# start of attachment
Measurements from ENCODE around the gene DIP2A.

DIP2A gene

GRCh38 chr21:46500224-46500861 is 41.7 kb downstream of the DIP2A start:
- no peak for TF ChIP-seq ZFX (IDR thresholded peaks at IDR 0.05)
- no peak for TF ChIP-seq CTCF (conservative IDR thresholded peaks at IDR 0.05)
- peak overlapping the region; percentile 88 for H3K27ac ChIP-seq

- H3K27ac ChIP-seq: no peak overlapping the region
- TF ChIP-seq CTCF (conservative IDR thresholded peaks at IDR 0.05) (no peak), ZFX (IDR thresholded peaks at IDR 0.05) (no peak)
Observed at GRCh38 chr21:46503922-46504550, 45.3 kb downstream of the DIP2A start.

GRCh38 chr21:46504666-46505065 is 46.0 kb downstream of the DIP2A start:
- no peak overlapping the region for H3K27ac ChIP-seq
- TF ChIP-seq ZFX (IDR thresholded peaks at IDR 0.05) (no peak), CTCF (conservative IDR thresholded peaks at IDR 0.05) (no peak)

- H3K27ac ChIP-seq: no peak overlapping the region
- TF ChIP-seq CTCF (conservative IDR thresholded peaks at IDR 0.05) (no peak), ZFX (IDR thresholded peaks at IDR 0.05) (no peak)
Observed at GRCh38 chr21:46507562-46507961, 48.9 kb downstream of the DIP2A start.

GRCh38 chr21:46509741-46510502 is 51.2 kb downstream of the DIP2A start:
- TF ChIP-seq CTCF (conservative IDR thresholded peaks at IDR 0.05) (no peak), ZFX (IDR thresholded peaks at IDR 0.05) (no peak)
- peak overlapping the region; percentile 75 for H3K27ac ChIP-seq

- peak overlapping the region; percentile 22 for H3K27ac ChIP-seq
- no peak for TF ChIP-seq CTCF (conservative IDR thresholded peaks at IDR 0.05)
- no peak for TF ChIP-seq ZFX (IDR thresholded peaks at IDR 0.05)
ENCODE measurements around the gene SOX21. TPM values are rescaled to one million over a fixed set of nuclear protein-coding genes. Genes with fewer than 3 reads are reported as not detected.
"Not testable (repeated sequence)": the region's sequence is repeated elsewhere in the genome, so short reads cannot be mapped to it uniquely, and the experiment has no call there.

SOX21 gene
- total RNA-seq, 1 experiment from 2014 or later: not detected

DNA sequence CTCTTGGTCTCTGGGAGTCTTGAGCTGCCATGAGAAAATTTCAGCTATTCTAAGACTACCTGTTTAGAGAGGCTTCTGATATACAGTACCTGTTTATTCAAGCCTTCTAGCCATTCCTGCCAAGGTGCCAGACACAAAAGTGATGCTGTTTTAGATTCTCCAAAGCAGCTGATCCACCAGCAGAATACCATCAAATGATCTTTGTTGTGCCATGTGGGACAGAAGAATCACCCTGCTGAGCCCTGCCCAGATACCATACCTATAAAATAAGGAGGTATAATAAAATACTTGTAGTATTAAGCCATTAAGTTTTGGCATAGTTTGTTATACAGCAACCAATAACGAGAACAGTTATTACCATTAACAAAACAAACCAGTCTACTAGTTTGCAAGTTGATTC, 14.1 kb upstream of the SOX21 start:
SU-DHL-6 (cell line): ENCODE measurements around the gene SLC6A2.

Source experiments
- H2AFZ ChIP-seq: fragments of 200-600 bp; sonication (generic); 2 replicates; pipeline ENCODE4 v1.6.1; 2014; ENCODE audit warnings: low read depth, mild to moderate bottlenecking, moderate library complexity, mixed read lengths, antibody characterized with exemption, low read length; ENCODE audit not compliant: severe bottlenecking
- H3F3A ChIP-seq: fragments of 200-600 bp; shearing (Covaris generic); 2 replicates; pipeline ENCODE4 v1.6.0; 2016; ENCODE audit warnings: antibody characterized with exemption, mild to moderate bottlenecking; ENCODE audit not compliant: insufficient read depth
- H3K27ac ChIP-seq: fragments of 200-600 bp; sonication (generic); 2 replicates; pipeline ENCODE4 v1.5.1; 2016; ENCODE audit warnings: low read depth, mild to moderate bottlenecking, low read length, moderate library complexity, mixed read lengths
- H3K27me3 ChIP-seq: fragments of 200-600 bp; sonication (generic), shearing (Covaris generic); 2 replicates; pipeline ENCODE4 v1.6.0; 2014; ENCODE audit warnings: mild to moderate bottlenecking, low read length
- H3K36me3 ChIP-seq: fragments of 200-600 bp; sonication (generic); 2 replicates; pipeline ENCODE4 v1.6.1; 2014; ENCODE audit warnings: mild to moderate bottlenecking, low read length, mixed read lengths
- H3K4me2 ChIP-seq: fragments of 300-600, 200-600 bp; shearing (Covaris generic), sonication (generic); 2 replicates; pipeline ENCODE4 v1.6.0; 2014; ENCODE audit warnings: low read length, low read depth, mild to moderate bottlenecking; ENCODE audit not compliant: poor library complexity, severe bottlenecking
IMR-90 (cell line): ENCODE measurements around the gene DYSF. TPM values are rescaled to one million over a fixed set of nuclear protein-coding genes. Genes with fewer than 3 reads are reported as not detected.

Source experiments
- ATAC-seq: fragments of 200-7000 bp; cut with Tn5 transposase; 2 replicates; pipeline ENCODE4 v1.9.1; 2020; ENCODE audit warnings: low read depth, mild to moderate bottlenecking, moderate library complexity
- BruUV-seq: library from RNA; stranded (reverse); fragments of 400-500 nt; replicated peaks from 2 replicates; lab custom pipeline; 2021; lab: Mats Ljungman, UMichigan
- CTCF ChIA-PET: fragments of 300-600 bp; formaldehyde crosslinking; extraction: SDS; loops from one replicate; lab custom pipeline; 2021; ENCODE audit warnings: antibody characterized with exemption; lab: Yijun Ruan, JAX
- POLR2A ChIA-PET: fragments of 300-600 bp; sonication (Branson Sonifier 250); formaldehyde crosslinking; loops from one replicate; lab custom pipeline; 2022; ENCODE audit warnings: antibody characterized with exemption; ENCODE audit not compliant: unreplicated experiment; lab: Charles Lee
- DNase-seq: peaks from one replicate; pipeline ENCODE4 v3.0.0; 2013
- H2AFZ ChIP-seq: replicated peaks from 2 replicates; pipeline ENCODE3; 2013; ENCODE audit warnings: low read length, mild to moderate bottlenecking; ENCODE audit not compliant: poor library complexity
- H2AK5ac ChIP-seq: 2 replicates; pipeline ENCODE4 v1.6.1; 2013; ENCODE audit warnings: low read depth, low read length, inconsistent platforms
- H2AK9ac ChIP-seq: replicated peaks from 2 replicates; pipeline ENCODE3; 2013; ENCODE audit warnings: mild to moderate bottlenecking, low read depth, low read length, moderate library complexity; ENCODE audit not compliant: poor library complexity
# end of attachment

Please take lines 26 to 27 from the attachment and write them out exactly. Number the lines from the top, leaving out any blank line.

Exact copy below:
DNA sequence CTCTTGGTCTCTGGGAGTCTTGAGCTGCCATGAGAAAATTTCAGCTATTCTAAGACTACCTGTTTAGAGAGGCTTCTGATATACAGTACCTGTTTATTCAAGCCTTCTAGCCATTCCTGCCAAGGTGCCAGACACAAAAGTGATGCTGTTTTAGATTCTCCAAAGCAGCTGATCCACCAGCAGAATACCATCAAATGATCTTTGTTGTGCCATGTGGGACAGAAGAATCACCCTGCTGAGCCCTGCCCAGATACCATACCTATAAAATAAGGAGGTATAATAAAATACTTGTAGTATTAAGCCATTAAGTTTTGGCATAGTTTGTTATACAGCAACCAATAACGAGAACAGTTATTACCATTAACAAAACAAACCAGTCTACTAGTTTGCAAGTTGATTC, 14.1 kb upstream of the SOX21 start:
SU-DHL-6 (cell line): ENCODE measurements around the gene SLC6A2.